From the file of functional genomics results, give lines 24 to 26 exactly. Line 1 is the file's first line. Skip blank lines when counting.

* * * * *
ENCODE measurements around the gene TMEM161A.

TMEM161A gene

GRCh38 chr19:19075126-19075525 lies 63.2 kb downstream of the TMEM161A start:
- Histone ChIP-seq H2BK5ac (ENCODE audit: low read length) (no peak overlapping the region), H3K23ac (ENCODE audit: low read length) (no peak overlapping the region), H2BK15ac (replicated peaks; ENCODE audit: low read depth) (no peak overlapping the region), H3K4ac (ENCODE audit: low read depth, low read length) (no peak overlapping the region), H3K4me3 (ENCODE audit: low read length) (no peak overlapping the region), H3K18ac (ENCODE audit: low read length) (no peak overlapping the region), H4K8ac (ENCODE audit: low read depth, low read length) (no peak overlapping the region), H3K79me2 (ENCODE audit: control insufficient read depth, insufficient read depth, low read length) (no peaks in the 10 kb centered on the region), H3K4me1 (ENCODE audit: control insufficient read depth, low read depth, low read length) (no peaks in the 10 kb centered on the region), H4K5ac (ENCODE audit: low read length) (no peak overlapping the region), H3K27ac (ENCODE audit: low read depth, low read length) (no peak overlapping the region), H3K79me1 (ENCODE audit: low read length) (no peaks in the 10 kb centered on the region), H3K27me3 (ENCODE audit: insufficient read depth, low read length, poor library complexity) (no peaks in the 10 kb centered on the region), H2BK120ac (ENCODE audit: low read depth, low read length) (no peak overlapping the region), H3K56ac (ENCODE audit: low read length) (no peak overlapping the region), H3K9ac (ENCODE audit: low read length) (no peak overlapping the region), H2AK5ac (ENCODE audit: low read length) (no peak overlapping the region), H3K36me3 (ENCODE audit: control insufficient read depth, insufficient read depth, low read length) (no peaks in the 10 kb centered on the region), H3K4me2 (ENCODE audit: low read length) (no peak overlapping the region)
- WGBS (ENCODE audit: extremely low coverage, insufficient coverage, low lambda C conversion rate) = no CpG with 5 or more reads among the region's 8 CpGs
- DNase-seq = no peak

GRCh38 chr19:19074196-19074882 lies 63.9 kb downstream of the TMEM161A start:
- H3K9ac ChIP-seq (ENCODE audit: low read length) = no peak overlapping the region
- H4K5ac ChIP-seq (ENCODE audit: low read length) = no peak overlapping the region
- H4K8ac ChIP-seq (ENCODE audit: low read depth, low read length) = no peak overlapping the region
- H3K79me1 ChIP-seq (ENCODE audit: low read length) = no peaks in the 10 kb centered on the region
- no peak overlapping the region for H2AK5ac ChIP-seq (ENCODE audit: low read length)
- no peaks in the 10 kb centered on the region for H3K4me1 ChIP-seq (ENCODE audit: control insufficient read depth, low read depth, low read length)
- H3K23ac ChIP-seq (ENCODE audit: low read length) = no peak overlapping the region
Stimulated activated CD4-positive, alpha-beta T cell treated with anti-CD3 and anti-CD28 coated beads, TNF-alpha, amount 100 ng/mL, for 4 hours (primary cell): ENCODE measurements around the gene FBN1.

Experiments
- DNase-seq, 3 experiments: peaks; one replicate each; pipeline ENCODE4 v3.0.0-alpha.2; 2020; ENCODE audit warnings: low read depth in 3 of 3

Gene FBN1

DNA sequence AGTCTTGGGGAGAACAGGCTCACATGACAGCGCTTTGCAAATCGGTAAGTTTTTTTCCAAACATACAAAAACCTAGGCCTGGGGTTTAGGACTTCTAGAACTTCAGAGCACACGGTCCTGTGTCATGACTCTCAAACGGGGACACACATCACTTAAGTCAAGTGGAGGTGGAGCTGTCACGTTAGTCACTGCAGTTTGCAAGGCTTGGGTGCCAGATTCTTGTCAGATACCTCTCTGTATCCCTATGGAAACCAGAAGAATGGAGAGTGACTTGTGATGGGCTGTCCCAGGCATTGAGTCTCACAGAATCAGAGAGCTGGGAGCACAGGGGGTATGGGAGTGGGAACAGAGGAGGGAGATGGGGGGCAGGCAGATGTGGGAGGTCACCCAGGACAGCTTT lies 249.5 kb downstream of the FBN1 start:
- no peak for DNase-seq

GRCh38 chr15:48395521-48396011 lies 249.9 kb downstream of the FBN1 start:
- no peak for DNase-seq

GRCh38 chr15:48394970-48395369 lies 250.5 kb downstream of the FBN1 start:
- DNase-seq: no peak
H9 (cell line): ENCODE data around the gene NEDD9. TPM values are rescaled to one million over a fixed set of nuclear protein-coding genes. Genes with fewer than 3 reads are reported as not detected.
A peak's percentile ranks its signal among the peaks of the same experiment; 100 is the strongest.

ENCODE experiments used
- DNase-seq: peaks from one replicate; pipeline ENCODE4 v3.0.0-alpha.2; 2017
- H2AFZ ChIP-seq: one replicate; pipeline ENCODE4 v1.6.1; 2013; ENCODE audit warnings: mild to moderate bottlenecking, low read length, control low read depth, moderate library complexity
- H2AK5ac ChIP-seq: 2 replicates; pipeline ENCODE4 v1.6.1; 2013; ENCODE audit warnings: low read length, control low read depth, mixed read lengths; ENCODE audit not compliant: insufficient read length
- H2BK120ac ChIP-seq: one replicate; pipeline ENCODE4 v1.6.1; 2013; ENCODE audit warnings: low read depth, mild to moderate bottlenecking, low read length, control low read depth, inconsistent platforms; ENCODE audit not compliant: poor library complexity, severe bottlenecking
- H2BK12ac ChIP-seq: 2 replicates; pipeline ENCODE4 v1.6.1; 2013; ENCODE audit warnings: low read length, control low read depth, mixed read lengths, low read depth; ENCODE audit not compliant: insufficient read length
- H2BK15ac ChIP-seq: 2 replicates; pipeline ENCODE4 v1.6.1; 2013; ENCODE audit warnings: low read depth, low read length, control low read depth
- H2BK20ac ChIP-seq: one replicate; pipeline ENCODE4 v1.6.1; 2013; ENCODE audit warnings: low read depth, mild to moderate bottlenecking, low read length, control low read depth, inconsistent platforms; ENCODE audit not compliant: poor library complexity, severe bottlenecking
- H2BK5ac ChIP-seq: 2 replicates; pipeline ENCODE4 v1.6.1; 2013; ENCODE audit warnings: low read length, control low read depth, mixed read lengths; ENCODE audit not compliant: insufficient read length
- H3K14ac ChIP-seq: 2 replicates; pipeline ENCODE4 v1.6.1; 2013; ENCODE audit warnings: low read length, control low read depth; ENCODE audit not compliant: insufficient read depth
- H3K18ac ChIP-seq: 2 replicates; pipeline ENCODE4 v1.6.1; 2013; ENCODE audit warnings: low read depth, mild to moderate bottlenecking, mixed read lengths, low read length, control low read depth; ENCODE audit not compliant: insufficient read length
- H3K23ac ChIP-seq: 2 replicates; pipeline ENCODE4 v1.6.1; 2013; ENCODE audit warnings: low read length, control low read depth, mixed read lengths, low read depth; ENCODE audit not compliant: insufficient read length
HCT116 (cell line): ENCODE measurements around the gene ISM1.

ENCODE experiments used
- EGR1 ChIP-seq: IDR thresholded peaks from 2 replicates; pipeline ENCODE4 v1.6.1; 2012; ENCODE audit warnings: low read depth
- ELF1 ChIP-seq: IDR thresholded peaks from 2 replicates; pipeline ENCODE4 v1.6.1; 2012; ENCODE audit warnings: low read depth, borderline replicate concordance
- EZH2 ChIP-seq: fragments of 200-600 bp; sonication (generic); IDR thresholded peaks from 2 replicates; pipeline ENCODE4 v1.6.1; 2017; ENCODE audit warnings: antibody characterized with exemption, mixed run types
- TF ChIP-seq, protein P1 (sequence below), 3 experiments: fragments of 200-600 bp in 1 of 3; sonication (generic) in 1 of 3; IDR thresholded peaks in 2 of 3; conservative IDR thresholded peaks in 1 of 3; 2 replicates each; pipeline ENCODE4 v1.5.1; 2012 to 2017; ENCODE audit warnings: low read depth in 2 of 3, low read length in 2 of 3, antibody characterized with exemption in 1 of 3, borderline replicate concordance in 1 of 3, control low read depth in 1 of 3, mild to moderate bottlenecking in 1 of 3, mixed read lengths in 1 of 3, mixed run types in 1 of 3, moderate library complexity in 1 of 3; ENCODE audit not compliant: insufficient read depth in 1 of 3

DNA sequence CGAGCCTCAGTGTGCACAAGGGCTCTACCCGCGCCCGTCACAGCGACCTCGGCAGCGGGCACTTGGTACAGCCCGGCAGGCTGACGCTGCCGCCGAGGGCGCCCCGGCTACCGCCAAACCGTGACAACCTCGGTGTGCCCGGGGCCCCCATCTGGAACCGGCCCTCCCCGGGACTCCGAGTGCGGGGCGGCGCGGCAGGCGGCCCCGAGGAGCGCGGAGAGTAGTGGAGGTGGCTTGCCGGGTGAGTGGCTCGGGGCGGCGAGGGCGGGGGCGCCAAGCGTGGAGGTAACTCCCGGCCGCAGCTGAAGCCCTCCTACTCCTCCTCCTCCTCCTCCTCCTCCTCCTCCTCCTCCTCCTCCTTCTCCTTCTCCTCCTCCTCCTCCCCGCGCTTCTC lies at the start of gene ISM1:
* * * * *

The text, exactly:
- DNase-seq: no peak
H9 (cell line): ENCODE data around the gene NEDD9. TPM values are rescaled to one million over a fixed set of nuclear protein-coding genes. Genes with fewer than 3 reads are reported as not detected.
A peak's percentile ranks its signal among the peaks of the same experiment; 100 is the strongest.